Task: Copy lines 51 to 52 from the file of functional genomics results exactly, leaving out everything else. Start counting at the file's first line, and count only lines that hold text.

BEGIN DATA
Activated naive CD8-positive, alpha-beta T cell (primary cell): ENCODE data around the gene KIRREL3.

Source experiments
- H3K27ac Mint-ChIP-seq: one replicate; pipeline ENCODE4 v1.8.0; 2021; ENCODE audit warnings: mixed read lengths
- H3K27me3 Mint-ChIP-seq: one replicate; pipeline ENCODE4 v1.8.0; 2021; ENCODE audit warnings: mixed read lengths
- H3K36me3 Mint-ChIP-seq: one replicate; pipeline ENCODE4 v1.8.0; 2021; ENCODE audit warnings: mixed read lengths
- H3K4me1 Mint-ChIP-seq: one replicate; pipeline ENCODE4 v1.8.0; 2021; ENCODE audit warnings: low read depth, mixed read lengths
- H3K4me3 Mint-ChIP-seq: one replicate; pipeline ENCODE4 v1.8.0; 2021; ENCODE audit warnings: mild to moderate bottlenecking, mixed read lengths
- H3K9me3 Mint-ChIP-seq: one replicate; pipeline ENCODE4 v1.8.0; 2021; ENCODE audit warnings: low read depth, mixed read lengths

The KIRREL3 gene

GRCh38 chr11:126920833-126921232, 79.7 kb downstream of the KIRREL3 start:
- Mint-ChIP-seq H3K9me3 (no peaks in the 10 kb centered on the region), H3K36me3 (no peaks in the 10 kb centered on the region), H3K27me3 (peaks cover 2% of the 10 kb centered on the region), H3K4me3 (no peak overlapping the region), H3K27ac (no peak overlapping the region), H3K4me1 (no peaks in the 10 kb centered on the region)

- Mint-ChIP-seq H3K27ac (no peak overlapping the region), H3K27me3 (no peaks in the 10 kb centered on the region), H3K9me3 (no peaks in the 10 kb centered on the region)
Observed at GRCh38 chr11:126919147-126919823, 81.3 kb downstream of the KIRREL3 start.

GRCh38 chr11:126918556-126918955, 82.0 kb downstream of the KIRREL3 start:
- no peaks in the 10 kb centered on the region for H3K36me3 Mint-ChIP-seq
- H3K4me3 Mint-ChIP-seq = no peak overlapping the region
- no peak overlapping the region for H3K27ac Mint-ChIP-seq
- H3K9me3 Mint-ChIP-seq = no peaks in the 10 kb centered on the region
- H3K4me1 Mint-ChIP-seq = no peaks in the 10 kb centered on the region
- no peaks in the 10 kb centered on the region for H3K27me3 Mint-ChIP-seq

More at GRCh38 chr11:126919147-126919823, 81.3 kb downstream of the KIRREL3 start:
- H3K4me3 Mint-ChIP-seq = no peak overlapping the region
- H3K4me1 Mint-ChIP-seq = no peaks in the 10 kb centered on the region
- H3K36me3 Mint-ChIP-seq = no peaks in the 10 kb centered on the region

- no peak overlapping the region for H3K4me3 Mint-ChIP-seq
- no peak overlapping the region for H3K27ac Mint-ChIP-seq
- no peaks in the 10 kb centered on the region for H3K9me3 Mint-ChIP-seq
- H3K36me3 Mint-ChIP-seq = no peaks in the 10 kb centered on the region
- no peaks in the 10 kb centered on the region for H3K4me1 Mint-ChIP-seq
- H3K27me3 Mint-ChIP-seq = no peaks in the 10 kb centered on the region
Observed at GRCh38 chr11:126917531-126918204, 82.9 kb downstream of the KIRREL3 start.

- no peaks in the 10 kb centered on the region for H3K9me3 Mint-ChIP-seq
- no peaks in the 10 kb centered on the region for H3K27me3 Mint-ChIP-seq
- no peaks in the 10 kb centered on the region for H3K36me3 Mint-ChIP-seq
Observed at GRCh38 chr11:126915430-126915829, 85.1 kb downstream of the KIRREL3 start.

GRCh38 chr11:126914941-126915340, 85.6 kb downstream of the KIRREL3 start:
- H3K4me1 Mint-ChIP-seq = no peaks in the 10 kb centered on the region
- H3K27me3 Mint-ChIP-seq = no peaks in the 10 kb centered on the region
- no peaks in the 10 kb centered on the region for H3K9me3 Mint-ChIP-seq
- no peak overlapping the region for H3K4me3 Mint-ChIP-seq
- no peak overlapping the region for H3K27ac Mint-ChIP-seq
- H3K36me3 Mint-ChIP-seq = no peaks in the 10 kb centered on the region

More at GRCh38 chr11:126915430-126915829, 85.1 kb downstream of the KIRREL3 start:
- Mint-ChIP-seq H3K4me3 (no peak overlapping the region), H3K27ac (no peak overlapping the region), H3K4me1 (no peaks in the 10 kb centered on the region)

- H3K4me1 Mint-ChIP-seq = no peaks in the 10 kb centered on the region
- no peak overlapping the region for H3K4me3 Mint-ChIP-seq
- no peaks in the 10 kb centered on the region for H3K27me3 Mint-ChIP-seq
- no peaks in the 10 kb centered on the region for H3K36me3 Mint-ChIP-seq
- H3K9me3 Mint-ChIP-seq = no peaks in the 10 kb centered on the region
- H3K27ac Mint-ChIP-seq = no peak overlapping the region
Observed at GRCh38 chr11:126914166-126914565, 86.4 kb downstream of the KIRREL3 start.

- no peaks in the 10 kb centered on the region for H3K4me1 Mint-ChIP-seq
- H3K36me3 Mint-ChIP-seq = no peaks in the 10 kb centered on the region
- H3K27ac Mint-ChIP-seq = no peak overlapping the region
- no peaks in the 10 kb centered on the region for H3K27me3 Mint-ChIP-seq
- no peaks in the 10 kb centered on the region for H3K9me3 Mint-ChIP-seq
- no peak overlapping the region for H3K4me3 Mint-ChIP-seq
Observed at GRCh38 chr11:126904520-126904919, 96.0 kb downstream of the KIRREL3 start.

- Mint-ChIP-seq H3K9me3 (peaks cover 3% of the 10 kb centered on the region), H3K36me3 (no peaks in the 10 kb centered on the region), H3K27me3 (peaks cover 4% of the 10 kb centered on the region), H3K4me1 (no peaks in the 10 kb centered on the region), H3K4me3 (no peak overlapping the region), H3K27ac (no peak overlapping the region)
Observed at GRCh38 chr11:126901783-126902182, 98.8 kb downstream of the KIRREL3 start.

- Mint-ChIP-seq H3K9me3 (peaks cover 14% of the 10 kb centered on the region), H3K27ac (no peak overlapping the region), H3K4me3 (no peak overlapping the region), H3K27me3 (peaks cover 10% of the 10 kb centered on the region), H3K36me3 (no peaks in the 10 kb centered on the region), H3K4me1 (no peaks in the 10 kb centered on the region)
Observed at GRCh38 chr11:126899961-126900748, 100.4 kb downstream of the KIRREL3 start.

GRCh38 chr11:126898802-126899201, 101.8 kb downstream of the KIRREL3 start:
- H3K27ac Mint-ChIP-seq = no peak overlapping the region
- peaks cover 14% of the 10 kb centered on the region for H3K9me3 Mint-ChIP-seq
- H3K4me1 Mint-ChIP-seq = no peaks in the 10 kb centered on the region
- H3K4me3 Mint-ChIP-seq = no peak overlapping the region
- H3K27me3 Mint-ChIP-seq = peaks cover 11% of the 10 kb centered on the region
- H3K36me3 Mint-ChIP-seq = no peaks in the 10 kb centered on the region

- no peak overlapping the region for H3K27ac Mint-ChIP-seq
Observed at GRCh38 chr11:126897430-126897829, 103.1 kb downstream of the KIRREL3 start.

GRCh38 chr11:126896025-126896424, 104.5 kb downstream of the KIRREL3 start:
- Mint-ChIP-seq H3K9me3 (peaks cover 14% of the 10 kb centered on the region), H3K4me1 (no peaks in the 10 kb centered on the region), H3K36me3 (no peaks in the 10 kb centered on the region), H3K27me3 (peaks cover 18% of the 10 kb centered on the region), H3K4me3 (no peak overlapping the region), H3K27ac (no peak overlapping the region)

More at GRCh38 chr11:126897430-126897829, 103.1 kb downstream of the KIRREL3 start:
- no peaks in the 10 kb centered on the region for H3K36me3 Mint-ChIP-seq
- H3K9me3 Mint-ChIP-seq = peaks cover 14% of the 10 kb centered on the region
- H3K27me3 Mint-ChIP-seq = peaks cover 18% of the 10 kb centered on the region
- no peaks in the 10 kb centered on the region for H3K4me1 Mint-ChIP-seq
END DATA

Observed at GRCh38 chr11:126914166-126914565, 86.4 kb downstream of the KIRREL3 start.

- no peaks in the 10 kb centered on the region for H3K4me1 Mint-ChIP-seq